Dear Milk Streeter,

Things are hopping at Sherman’s General Store. There is a new woman running the joint who is doing a great job. She's bringing a bit of energy and excitement to the old place, and selling more breakfast meals and sandwiches. She did find an odd-looking baby snake in the back and brought it to a friend who said, “Well that would be a spotted adder!” We are all wondering where the mama snake is lurking. And someone found a very large (at least a one-pounder) dead rat outside the store. Not a great advertisement for the establishment, but perhaps it was not a local rodent and was just passing by. All in all, we love Shermans.

Tom is spending a fair amount of time in the woods posting our land before hunting season begins. There are a few spots where out-of-town hunters make their way onto our land, coming up from a back road or using a neighbor’s property for access. It’s much less of a problem than it was 10 or 20 years ago. There are a lot fewer hunters in the woods these days, but you don’t want to be walking along at sunrise and find that someone is already sitting in one of your treestands! That happened to Tom back in the 1980s. Tom asked the hunter politely to leave, but he refused to move. Tom went home, grabbed his chainsaw, came back and started it up. That got things moving!

Tom and I took Nick and Nellie out to run some rabbits—we left our shotguns at home since the season doesn’t start up until October. Nellie got one running in a half-acre thicket. I waited on the downhill side and, sure enough, after a few minutes a rabbit loped out of the brush, took his time and crossed a small stretch of field into another patch. I’m always amazed how calm and collected rabbits are when being chased by a dog. They are way out ahead and seem to have things well under control. (Tom once watched a rabbit dog run in circles, while the rabbit was sitting happily in the middle of the circle on an old tree stump!) Nick, the younger of the pair, also ran a rabbit for a half hour but forgot to bark! He hasn’t learned to open up yet, though he has a good nose. More training required.

I am already thinking of revising my Thanksgiving menu thanks to Milk Street, which is something I haven’t done in many years. The tea-rubbed maple glazed turkey (in our next issue) is definitely on the list this year—I have to remember to order my bird from Someday Farm in Dorset—and the sweet potato casserole which uses panko and miso is also on the list. I may also try the pumpkin tart, which includes a dose of bourbon. Sounds perfect. Change my Thanksgiving menu? Shocking!

I leave you with a partial list of foods—other than the roast heifer and corn on the cob—that are offered at the Annual Ox Roast held each August: Four fruit salads, seven kinds of baked beans, four potato salads, homemade pickles in an IGA non-dairy whipped cream tub, three pasta salads, two cucumber salads, zucchini casserole, nacho salad, baked rice salad, pink cottage cheese and Jell-O salad, carrot cake squares, peach pie, apple pie, snickerdoodles, blueberry cobblers, banana nut bread, yellow sheet cake with peaches and raspberries, lemon cucumber pickles, no-crust pumpkin pie and an orange cake!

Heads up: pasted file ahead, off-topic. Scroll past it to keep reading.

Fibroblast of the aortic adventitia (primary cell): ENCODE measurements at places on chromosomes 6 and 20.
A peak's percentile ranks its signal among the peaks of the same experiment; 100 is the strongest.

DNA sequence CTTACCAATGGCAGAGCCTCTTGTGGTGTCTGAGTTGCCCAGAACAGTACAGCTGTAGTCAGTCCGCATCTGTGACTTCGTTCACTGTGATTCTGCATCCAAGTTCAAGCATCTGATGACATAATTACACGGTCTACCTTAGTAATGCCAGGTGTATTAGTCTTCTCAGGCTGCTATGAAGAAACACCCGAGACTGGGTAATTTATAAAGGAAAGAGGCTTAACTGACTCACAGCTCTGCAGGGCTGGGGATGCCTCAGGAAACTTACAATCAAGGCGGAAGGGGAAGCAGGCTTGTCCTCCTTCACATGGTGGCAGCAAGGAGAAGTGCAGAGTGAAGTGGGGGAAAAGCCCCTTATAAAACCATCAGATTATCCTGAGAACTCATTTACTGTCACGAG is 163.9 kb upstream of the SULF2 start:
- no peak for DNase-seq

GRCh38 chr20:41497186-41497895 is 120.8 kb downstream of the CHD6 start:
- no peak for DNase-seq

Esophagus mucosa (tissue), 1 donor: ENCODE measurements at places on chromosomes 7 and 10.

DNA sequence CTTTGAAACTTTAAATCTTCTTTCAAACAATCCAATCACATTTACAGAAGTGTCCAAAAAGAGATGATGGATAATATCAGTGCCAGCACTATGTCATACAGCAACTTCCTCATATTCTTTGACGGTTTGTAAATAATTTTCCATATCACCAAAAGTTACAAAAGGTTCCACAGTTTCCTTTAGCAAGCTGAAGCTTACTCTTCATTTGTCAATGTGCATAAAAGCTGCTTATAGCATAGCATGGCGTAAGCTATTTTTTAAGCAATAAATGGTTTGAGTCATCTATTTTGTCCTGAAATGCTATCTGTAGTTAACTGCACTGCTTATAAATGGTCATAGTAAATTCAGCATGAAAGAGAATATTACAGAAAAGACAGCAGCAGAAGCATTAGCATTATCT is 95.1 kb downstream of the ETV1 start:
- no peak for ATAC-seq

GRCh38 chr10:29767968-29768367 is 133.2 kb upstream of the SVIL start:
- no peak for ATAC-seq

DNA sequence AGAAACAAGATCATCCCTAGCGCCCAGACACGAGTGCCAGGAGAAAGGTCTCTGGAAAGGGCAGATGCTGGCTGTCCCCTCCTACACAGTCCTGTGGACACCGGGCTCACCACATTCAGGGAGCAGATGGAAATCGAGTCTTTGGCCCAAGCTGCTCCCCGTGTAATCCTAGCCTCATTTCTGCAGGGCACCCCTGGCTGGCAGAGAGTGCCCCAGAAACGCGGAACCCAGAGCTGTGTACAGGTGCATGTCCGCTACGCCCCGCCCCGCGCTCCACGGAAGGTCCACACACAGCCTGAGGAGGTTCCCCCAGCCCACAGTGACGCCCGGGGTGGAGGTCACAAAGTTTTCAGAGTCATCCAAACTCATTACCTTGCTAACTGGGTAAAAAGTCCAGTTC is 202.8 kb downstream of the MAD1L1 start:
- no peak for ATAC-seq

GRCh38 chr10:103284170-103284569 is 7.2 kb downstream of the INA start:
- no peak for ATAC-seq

And a few enduring memories of ox roasts past: cloggers dancing to “Cajun Moon” on old sheets of plywood, the partner dance in which 4 year olds dance with 80 year olds, and table lamps duct-taped to thick tree branches for outdoor lighting.

The end of summer is here but in Vermont this is the season when the blood starts to race and things start to look up. It was down to 36°F the other morning. Trees are turning. Bow season starts shortly. The woods are taking on that slightly ripe fall smell. It’s time to bank the fireplace for the night, to bake bread and to start walking the woods to see where the deer are bedding down and which trails they are using this year. And pretty soon a storm front will move in from the southeast with leaden skies and we'll take that first deep breath of the new season. Walk into a small cabin with a roaring fire and stew in the slow cooker after a long day in the November woods and we are content. (My wife prefers a beach in Jamaica but the rabbit hunting ain’t so good there!)

Speaking of winter, the locals say that a heavy crop of pinecones is a sign of a hard winter ahead. The trees are dripping with them this year so look out. By the way, squirrels love to eat the insides of the cones. You can see large piles of pinecone “mulch” around many of the trees where squirrels have been hard at work. They also store pinecones around the tree roots for the winter.

It’s been a good summer. Time for frosty mornings, thick-cut bacon in the skillet and sitting in the woods before sunrise waiting for that first buck of the season.

Christopher Kimball